The patient attends their scheduled appointment with their physician or home health care agency, where their agent will arrive at the patient’s home and assess and treat the patient according to the process and prearranged times. This level of care typically runs as a prearranged outpatient service that is observed at fixed times.
Unlike level one, level two of ambulatory detoxification is the placement of receiving treatment with an extended time of onsite observation.
These levels of treatment typically occur during the day. The patients typically attend their appointments for evaluation; then, after treatment is considered and provided, they get to go home.
It will take more than the patient to attend their appointments to recover via ambulatory detoxification completely.
Recovering from any form of addiction is a battle in itself, and if war has taught us anything, it is that we are never meant to go into battle alone. Ambulatory detox is no exception to this.
To help patients fully recover and complete their treatment program, they will need more than just the staff to be by their side. They will need their family, friends, and community to help them beat this battle and encourage them during the difficult times of withdrawal and when temptation (s) approach them.
Change in Household:
Now, do not think that anything will need to change or be altered. Since the patient will be an outpatient rather than an inpatient, they could and may be tempted to persuade them to gain access to or consume the substance they are trying to recover from.
If one is to complete their ambulatory detox program, their household will have to demonstrate their support by not allowing the patient access to the substance. Needless to say, it might be easier to refrain from having any of the said substance (s) in the home, in general.
Pros and Cons of Treatment
According to the National Institute of Alcohol, Abuse, and Alcoholism, there are multiple benefits and disadvantages to receiving outpatient treatment, specifically ambulatory detoxification.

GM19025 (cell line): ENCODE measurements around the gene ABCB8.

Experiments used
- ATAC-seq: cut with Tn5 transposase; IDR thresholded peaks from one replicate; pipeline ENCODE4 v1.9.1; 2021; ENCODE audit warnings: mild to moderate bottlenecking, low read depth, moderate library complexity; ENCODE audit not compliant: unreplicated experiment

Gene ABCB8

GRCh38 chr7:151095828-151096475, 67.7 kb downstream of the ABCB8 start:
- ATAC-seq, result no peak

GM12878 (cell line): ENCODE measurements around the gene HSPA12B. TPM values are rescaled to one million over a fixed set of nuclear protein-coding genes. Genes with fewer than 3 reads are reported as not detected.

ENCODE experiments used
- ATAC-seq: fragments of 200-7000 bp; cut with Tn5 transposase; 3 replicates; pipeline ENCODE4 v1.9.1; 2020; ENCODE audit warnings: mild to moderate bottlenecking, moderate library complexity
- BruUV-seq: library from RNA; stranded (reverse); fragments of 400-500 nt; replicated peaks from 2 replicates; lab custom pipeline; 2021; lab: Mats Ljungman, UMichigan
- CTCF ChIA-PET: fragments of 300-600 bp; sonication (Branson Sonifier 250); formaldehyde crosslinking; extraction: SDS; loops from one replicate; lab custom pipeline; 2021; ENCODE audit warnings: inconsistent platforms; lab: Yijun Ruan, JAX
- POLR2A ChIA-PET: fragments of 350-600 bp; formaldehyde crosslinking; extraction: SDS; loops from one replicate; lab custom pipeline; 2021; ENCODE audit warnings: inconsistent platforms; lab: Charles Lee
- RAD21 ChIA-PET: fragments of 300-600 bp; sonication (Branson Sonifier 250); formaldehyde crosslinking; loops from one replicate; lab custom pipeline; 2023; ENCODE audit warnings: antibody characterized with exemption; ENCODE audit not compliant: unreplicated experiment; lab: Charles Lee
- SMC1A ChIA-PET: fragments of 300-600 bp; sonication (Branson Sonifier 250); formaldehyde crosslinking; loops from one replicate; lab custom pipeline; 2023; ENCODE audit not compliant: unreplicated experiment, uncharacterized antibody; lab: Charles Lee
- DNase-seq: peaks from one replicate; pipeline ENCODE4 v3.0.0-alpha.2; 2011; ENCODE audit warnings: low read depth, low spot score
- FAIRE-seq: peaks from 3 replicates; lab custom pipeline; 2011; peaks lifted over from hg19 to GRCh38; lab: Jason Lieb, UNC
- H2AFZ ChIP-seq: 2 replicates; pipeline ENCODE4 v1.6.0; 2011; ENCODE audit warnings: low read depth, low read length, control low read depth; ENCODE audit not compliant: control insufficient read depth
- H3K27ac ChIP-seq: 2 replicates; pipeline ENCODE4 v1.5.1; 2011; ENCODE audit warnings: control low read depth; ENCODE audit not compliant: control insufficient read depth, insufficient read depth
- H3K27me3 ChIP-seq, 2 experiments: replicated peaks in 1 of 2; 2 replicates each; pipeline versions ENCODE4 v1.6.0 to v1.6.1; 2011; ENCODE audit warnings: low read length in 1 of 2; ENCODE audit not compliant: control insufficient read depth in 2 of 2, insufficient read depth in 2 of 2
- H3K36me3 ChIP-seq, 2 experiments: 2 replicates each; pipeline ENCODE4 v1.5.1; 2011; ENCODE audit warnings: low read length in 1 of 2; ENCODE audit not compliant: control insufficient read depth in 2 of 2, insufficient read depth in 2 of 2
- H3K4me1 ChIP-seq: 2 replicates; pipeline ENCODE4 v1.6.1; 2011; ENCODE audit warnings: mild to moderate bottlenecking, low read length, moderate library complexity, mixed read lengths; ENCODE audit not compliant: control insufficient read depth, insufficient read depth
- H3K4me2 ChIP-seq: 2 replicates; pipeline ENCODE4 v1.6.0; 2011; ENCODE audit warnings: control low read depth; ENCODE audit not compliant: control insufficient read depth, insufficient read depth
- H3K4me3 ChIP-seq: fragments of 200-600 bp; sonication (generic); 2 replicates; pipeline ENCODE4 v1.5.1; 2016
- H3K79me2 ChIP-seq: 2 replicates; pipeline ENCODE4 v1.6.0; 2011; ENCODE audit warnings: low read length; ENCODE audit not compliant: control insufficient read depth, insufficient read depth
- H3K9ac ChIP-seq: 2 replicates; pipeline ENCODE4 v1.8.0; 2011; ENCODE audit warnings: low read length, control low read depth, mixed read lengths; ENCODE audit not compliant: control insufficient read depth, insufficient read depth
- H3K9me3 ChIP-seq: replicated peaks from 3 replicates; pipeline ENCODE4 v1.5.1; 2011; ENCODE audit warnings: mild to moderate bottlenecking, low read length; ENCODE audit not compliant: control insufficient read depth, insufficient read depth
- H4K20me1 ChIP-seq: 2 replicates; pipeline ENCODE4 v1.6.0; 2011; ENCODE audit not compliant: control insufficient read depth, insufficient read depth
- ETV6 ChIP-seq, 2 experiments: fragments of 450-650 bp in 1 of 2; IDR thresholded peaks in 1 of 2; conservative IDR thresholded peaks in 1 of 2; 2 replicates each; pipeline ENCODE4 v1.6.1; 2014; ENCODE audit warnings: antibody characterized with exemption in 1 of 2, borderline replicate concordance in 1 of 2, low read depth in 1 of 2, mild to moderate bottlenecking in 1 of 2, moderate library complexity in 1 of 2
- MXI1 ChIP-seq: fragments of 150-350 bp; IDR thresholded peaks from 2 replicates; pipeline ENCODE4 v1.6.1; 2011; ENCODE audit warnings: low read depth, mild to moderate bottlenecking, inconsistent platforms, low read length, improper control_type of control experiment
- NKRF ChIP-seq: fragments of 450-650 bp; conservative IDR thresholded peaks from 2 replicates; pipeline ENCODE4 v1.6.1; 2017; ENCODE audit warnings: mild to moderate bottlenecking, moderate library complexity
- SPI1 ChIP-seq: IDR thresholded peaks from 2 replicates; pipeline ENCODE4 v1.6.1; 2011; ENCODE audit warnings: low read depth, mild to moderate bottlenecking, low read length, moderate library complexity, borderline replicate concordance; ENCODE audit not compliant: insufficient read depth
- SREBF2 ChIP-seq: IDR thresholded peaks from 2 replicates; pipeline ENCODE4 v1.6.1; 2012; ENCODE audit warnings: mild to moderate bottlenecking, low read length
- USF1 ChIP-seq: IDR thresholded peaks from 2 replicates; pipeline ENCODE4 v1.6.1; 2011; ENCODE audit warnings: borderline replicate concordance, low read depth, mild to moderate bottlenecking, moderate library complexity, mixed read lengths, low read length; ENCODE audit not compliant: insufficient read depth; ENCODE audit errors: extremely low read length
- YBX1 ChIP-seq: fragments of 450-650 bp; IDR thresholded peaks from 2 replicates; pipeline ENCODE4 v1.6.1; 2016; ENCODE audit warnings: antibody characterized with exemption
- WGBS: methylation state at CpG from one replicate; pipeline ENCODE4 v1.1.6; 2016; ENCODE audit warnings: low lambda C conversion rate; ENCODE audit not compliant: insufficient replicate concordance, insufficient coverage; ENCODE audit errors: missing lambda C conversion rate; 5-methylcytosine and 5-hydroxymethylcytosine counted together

Recovery and treatment programs can be on the expensive side of the cost spectrum, considering that they offer many unique treatments: counseling, medications, and behavioral therapy, among other services provided by physicians, nurses, psychologists, psychiatrists, social workers, and other experts in the field.
Maintain Social Relationships and Support:
Many patients who choose to be outpatients experience a significant difference in their relationships and social support than inpatients. Patients who can function fairly normally can maintain their employment status, family relationships, and relationships within their community.
No one wants to stay in a place that they are not used to for so long. With the ambulatory detoxification method, patients are allowed to go home at the end of the day and sleep in their bed, eat their spouse’s homecooked meals, and overall be with the ones they love, rather than strangers, being and feeling completely alone, even though they are not.
Risk of Relapse:
Among the disadvantages of ambulatory detoxification is the increased risk of the patient experiencing a relapse. Due to their decision to become or remain an outpatient, it is not impossible, per se, for them to have or maintain access to the said substance that they are addicted to and trying to recover from.
In addition to the drawbacks, ambulatory detoxification patients can prefer not to keep up and follow through with their detoxification schedule and process. Subsequently, if they choose to follow this route of their recovery and treatment program, they ultimately fail to complete it. Thus, continue to maintain their addiction and behavior.